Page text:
[Samba] Accessing Samba Shares from Windows
mcoburn at jupiterimages.com
Thu Dec 21 17:19:18 GMT 2006
Not true at all! Why not hire admins that know both Linux AND Windows?
Small businesses have that kind of flexibility and it would work to the
owner's advantage to be installing linux boxes in at client sites since
they save the customer all that extra licensing that would otherwise go
to Microsoft. Then that small business owner is faced with the
unfortunate decision of whether to pass those cost savings on to the
client, or *gasp* keep it and call it profit.
And really, it's not like there's this big stretch between the two
OSes. Especially since you're on a Samba mailing list that
intentionally crosses the the OS gap by definition.. What kind of a
response to your statement did you expect??
Michael Coburn, MCSE 2003
Enterprise Systems Administrator -- Linux
Bernard Peek wrote:
> In message <E1GxPtg-00065s-00 at intern.SerNet.DE>, Volker Lendecke
> <Volker.Lendecke at SerNet.DE> writes
>> On Thu, Dec 21, 2006 at 02:41:00PM +0000, Bernard Peek wrote:
>>> I wouldn't call it irresponsible or stupid. If samba.org are willing to
>>> provide free on-site software support then I'm sure that the OP could
>>> persuade his employer to change the policy. If I was responsible for a
>>> company network, and didn't have any Linux support resources, I would
>>> block anyone from connecting any Linux boxes to my network whether
>>> Samba or not. There are situations where there might be a legal
>>> requirement to do just that.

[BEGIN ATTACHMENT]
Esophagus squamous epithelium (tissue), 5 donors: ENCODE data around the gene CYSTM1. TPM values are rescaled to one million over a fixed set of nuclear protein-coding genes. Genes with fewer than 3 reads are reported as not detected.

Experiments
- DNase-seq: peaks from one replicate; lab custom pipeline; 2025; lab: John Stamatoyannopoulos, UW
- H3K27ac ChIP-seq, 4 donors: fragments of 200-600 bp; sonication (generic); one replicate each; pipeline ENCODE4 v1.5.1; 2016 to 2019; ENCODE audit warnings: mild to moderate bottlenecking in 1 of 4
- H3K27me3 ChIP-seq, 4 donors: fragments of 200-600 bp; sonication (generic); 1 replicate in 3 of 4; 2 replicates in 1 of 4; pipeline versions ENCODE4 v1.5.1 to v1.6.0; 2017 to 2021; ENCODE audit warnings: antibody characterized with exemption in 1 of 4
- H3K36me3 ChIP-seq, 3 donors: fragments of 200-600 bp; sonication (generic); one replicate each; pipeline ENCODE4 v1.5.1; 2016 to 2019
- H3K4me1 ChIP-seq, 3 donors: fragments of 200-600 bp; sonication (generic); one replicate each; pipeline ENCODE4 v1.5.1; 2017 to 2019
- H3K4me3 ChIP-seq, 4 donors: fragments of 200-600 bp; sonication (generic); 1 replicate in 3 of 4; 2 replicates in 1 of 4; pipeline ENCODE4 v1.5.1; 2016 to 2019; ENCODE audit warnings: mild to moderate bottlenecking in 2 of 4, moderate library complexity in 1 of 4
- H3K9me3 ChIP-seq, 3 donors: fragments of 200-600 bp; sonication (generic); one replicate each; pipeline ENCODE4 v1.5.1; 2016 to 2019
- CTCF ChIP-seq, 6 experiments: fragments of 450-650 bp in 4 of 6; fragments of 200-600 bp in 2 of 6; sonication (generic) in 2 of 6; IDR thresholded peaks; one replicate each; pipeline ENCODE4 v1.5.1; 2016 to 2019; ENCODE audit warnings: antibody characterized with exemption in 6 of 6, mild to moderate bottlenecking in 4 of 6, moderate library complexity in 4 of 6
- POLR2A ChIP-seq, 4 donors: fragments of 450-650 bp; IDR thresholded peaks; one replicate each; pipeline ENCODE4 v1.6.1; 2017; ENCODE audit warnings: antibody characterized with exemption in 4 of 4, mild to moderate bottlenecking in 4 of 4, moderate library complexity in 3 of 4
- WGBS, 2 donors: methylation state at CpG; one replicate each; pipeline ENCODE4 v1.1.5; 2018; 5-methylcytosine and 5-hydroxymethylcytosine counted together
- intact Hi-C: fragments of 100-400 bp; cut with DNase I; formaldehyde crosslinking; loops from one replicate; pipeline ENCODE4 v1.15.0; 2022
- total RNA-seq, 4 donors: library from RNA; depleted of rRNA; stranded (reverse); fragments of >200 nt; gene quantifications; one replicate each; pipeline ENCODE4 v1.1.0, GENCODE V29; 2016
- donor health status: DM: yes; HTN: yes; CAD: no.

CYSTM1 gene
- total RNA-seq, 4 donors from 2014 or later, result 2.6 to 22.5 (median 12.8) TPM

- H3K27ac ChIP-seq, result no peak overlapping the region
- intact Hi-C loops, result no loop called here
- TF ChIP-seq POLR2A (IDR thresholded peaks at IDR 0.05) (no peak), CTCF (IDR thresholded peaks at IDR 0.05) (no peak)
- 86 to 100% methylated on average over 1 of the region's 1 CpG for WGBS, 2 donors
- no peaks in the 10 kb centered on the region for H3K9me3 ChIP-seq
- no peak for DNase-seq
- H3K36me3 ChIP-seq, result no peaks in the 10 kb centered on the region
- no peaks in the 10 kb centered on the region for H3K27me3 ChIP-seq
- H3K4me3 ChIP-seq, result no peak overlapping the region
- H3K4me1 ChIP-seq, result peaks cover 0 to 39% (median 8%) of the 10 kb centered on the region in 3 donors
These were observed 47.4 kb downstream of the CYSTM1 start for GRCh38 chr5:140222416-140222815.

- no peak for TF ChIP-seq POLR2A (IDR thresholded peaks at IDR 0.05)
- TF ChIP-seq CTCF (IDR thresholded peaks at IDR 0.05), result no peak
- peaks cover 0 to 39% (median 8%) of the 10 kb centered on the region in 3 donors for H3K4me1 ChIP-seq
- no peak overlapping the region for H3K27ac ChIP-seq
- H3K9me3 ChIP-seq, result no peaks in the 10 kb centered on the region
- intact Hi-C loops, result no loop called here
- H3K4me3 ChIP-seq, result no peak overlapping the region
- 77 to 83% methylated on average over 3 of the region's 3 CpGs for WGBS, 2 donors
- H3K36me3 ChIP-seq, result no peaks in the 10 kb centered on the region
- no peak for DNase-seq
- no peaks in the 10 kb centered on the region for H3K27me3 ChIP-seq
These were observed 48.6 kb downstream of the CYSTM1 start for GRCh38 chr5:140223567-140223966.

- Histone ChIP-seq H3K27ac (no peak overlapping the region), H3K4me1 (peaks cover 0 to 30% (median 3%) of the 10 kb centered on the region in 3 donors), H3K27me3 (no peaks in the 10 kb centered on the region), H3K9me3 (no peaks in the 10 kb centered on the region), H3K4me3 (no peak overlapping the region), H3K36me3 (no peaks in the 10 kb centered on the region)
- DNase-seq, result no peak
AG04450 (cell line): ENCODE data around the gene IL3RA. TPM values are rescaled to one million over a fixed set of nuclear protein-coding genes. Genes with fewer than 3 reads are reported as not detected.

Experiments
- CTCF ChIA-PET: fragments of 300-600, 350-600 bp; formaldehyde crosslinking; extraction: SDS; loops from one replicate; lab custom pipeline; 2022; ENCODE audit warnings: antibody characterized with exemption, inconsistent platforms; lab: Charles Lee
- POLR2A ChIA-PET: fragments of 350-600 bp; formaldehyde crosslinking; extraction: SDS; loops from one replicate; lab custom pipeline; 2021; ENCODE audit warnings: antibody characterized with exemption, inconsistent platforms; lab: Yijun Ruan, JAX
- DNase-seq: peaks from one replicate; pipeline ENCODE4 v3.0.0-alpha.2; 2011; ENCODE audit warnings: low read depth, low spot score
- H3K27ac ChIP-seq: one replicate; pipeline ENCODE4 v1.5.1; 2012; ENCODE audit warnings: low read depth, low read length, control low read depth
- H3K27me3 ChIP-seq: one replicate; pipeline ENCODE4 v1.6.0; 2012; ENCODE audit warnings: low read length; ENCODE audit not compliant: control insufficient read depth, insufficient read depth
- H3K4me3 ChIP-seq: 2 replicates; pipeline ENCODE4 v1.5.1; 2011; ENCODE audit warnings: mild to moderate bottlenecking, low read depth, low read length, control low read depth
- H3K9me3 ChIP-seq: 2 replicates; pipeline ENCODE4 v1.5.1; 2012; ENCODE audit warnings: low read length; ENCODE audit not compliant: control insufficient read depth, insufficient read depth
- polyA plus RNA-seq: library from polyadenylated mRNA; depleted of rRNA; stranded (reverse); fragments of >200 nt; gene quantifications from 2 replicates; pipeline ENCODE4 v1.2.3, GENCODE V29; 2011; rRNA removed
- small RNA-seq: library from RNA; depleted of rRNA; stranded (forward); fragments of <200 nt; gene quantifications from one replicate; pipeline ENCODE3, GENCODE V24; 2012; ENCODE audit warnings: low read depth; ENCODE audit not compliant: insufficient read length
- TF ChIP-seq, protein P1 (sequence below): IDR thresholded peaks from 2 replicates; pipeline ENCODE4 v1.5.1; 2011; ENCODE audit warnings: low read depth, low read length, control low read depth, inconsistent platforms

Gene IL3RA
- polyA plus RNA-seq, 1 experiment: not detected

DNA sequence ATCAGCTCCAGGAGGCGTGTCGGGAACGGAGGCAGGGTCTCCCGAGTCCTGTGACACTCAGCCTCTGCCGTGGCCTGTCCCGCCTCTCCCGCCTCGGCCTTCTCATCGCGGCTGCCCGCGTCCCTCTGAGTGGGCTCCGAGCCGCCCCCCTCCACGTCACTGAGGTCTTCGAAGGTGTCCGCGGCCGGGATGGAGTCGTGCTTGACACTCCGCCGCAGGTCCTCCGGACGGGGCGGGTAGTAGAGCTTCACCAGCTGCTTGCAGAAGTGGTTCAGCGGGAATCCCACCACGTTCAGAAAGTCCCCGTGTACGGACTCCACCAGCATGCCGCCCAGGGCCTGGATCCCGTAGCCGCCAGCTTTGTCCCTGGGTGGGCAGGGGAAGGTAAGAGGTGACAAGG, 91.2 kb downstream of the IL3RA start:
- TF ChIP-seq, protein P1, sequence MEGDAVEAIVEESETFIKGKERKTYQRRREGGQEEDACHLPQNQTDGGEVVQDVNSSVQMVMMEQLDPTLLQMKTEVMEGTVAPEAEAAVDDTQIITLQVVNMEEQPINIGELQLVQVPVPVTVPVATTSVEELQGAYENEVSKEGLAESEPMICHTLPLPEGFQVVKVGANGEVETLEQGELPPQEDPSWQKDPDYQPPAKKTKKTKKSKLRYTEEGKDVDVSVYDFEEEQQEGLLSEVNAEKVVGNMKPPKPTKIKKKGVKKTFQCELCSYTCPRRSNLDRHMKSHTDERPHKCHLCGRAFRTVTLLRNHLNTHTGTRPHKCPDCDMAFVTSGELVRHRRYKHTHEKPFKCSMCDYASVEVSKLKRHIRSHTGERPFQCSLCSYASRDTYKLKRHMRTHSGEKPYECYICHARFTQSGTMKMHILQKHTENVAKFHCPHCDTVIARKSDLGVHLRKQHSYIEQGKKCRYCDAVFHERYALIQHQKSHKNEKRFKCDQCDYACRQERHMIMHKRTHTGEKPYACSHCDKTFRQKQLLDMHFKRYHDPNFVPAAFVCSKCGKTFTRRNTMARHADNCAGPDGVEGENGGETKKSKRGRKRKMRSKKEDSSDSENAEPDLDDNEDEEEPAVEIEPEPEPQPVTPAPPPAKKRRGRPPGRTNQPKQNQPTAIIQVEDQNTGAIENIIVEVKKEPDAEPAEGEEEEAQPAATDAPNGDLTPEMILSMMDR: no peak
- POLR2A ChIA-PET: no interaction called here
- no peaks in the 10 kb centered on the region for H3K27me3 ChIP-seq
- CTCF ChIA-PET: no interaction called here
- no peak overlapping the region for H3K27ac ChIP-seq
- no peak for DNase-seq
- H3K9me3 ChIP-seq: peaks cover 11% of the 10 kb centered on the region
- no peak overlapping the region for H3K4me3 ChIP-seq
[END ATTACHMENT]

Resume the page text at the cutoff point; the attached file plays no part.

>> There are *TONS* of options for professional Linux support.
>> For specific Samba support look at www.samba.org, you will
>> find the link to the commercial support pages.
> Yes, I know it's available. But you need to pay for it. If you have
> in-house support for Windows systems then you don't have to pay any
> extra. If I was starting a new business today I could use Linux for
> everything and not have to hire any Windows support people. But if I
> then had to use one Windows application I would have to buy in support
> for it, either by recruiting a new support person with Windows
> experience or by paying for a support contract. In that situation I
> might stop anyone connecting a Windows machine to my network, until I
> had arranged support somehow.
> Linux is probably cheaper to support than Windows, particularly when
> you have many machines. But supporting Linux and Windows is more
> expensive than supporting either Windows or Linux alone. Small
> businesses can afford one or the other, not both.
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